Signals 101 - Choosing and Placement


Yesterdayz Trainz Member
This blog post is merely so I can easily find this info in the future :)

Here's an explanation of
each one's intended use, from 01 through 08. I've nothing going on this weekend so maybe I'll start some diagrams and try to correlate the signal types in Trainz to what is found in real life, as best I can...

01: Not quite fully implemented, unscripted, 3-headed interlocking signal. The bottom head is always red in Trainz, other than that it's essentially an absolute signal that doesn't completely fit into the scheme of prototypical because of the bottom head not being properly programmed.
02: Use facing right-handed diverges (facing meaning the train approaching said signal could go straight or to the right). Absolute signal, and in order to work in Trainz there can be no intervening switches between it and the one you intend. IIRC (If I remember correctly) there's something funky about having diverges off the divergence that cause it to go funky, but for all intents and purposes, it should show green or yellow over red for the straight (switch left) and red over green or yellow for the diverge (switch right).
L02: Opposite the 02 - use facing left-handed diverges. everything I said for the 02, reverse right and left... Not to be confused with left-sided signals.
03: Approach signal to an absolute - indicates to the engineer what to expect at the next absolute signal, in a sense. Trains passing these at anything other than clear are to begin slowing as soon as passing them so that they are at the appropriate speed to pass the absolute signal that follows (either to diverge or stop all together). This is typically a permissive signal (showing a nameplate) meaning they can stop and proceed at restricted speed if it is all red.
04: A single-headed absolute signal (indicated by lack of a nameplate) - typically used on the "trailing" side of switches, ie the side that you don't have a choice of route - all you can do is go back to single track, whether you're on the siding or the main.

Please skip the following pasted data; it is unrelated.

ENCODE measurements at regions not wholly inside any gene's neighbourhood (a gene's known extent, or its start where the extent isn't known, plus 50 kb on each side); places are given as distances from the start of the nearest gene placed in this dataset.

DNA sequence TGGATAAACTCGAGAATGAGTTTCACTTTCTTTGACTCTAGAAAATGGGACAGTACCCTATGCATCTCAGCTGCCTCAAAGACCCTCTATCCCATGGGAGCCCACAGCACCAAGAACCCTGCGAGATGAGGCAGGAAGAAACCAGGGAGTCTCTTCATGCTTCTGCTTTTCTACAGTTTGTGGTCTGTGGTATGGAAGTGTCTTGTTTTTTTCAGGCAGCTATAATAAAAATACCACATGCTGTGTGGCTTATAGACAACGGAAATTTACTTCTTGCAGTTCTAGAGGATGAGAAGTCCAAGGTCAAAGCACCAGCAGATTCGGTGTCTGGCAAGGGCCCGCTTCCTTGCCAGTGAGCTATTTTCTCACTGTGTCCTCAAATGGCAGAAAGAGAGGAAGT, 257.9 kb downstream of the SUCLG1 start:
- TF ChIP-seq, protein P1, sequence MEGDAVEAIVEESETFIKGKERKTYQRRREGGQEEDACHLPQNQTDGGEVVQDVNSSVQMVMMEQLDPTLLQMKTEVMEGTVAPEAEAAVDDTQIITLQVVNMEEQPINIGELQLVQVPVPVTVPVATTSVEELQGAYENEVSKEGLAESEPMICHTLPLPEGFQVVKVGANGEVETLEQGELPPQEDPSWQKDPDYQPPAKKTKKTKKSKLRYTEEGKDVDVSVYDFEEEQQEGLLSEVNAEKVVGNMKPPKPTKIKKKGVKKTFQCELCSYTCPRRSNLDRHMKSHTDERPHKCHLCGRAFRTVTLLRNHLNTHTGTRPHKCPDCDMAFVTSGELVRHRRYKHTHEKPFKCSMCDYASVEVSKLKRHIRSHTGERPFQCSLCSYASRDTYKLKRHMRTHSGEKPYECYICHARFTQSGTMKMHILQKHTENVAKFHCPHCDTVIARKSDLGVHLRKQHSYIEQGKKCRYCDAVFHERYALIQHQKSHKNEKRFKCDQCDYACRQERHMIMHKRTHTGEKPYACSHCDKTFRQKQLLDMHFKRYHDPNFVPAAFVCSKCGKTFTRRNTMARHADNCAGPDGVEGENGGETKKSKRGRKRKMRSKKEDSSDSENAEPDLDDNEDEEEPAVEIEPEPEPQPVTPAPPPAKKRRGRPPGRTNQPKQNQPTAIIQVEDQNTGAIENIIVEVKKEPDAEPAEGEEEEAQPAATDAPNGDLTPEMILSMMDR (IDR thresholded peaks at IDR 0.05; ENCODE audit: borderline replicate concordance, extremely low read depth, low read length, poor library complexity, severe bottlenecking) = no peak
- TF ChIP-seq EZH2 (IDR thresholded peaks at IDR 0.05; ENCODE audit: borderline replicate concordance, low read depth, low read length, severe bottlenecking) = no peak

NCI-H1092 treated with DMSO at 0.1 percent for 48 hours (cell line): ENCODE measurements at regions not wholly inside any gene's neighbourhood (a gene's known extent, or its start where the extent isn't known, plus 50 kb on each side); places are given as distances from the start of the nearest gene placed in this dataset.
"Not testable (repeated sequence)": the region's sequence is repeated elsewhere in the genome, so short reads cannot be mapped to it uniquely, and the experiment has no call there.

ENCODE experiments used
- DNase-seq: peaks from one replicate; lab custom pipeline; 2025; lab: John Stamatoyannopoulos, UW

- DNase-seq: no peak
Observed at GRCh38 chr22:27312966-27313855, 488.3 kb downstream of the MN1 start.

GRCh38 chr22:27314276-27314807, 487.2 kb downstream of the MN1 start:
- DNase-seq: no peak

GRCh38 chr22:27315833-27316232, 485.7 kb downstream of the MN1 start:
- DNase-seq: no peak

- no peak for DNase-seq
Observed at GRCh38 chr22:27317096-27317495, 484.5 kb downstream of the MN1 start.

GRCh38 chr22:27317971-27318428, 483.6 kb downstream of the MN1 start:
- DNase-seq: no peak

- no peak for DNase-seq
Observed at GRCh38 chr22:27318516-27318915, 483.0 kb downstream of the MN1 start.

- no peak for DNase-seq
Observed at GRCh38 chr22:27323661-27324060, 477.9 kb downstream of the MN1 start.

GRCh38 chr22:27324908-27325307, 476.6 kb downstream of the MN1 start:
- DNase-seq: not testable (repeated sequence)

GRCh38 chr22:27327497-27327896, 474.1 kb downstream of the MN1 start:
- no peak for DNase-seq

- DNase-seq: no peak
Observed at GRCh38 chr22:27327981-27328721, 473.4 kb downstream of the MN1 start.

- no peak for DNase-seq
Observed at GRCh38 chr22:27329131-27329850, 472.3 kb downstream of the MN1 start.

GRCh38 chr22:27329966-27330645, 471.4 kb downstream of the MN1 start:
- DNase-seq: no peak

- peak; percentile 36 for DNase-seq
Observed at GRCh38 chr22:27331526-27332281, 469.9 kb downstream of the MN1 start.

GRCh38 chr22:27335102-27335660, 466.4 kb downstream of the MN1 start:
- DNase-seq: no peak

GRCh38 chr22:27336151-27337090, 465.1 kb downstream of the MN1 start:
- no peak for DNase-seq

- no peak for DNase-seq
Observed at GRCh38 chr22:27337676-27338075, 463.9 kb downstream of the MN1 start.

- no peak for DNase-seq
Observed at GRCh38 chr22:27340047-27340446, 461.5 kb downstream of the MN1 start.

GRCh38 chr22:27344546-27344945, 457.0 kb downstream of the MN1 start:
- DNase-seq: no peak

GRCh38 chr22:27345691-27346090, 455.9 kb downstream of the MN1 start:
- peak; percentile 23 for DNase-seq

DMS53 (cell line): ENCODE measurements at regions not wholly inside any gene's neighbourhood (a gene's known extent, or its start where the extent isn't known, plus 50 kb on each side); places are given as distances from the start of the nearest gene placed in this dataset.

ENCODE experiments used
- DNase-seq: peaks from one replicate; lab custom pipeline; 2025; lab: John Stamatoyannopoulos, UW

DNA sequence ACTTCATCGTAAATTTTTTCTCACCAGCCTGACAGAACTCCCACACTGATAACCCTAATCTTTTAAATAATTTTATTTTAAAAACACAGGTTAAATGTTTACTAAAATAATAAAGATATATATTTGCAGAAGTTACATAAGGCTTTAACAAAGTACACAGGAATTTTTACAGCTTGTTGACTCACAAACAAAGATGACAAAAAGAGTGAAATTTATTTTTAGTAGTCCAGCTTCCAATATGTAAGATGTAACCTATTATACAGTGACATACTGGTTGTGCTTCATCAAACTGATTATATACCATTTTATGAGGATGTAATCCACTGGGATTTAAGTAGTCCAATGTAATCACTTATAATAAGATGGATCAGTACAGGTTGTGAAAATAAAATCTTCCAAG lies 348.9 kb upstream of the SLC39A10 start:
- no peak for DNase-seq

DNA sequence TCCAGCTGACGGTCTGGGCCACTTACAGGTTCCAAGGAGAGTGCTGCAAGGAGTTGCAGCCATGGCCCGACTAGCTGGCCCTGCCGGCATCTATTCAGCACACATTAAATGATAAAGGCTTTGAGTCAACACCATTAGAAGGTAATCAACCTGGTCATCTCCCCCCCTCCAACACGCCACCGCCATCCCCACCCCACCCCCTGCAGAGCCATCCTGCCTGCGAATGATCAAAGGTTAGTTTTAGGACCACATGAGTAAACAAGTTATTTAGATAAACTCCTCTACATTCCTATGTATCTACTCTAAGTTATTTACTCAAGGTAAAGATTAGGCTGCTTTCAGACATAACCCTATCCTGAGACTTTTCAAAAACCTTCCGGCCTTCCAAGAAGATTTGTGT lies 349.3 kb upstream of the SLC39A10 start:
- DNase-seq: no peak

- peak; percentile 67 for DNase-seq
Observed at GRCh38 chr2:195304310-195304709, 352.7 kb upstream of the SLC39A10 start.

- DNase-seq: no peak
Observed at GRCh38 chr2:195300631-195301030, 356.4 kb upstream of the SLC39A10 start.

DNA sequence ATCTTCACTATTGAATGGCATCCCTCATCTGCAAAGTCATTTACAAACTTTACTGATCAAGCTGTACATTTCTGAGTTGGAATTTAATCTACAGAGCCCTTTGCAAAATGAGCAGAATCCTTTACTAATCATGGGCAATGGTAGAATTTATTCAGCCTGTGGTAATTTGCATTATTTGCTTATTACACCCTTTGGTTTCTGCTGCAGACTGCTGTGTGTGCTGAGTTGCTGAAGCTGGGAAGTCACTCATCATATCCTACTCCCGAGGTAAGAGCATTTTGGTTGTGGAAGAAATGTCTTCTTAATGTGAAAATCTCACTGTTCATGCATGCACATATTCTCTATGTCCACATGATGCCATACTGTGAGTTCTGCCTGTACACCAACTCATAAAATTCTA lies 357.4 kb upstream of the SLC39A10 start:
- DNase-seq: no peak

05: A single-headed permissive signal (nameplate) used for automatic signal blocks - there's nothing to indicate except track occupancy -- no diverges, and no approach to an absolute signal.
06: Scripted version of the 02/L02 - two heads, on the facing side of a switch. While some are pre-scripted for Left or Right diverges, these can typically still be changed in the properties window no matter which one you choose. Much more robust in options than the 02 series because most scripters give you the ability to program specific routes as main or diverges, so you can program multiple diverges on one signal (in some cases a left and a right in the same signal) - because of this it is more prototypical than an 02 because you can have one signal controlling a more complex interlocking of multiple diverges, as opposed to having to have one 02 signal per diverge. Having only two heads, you can basically only program full speed "thru" or "medium" speed routes.
08: Scripted version of the 01 - three heads, on the facing side of a switch. As with the 06, you can typically program multiple routes, and because it has the third head, you can program both "medium" speed routes and "slow" speed routes, in addition to the all clear full speed "thru" route.

I don't know as 06 and 08 were ever officially "approved" numbers by N3V, I believe they were numbers that were devised by the first creators to make scripted signals because they varied from the originals so much. They have come into more common use than their 01 and 02 counterparts because they're more prototypical and flexible.

As I understand it, the US versions of the signals are meant to closely approximate NORAC rules, which is used predominately by Class I's in the northeast US. Other railroads in the US (including most Class II's) usually use GCOR rules which differ slightly in speeds allowed and aspects that can be shown, while Canadian roads use CROR, which again have other slight variations.